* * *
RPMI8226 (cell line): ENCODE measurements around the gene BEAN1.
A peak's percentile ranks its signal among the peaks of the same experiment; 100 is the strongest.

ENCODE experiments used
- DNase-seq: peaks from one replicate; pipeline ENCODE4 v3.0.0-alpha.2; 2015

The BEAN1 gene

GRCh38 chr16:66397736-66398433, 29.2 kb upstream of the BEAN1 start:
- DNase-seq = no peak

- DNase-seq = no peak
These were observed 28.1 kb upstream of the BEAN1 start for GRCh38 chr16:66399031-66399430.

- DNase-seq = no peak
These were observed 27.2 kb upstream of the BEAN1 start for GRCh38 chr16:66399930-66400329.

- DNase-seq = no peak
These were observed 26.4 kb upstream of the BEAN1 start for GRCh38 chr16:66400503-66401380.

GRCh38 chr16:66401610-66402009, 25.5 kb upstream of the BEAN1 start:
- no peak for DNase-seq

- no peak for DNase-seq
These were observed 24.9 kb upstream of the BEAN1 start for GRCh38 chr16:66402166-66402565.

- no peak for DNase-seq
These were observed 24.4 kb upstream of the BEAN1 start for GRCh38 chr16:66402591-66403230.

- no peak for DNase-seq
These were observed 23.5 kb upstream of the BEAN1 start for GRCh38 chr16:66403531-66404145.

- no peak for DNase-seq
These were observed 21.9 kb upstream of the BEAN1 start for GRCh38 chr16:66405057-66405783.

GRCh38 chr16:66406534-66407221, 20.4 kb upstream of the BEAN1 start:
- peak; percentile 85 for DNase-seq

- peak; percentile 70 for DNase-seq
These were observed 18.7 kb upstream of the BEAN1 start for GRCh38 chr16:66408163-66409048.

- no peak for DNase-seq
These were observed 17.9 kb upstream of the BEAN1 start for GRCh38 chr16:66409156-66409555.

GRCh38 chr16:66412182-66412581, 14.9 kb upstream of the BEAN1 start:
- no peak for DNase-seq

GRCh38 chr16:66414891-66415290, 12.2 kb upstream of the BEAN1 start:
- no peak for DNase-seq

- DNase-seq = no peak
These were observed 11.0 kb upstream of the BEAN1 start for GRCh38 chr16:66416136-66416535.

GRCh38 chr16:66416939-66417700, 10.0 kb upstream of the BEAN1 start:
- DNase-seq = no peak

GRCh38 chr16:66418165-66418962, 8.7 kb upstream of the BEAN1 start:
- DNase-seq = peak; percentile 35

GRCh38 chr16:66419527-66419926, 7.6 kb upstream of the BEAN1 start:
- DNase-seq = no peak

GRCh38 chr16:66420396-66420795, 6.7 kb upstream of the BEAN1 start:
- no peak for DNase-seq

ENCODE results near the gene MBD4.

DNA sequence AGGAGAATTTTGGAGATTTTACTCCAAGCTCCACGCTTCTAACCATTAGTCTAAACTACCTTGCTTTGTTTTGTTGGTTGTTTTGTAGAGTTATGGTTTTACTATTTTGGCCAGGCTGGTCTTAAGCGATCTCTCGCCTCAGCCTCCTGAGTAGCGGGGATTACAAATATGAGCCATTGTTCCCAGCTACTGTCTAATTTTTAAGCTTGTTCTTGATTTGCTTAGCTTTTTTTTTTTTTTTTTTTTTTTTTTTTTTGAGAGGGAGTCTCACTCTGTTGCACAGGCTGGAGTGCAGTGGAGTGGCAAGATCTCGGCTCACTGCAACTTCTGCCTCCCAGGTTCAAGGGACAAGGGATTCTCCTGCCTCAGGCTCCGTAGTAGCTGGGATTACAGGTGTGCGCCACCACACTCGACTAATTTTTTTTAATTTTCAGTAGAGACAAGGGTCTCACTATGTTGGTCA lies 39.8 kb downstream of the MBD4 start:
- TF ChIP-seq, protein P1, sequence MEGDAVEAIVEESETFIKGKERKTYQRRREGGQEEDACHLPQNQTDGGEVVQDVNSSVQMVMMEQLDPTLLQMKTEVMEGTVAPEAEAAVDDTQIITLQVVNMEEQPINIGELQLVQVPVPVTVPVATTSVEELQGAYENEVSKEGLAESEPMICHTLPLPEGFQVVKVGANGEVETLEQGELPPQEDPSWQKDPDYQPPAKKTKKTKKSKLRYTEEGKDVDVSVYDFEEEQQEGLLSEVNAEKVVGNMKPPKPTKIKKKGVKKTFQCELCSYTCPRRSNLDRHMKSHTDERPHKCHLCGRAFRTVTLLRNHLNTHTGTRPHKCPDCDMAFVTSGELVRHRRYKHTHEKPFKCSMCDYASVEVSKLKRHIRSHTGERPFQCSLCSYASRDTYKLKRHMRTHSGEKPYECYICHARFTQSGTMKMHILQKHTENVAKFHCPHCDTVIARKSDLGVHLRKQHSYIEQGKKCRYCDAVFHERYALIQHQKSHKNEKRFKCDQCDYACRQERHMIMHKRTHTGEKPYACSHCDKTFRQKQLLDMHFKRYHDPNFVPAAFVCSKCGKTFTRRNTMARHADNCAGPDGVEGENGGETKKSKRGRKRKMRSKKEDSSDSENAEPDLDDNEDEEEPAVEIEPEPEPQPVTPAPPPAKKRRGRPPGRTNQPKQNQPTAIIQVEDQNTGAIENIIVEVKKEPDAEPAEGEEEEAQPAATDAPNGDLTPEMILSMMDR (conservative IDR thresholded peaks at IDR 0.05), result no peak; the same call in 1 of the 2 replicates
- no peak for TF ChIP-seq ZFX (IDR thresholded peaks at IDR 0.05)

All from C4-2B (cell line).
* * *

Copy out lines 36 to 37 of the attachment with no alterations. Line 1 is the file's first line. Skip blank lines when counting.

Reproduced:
GRCh38 chr16:66416939-66417700, 10.0 kb upstream of the BEAN1 start:
- DNase-seq = no peak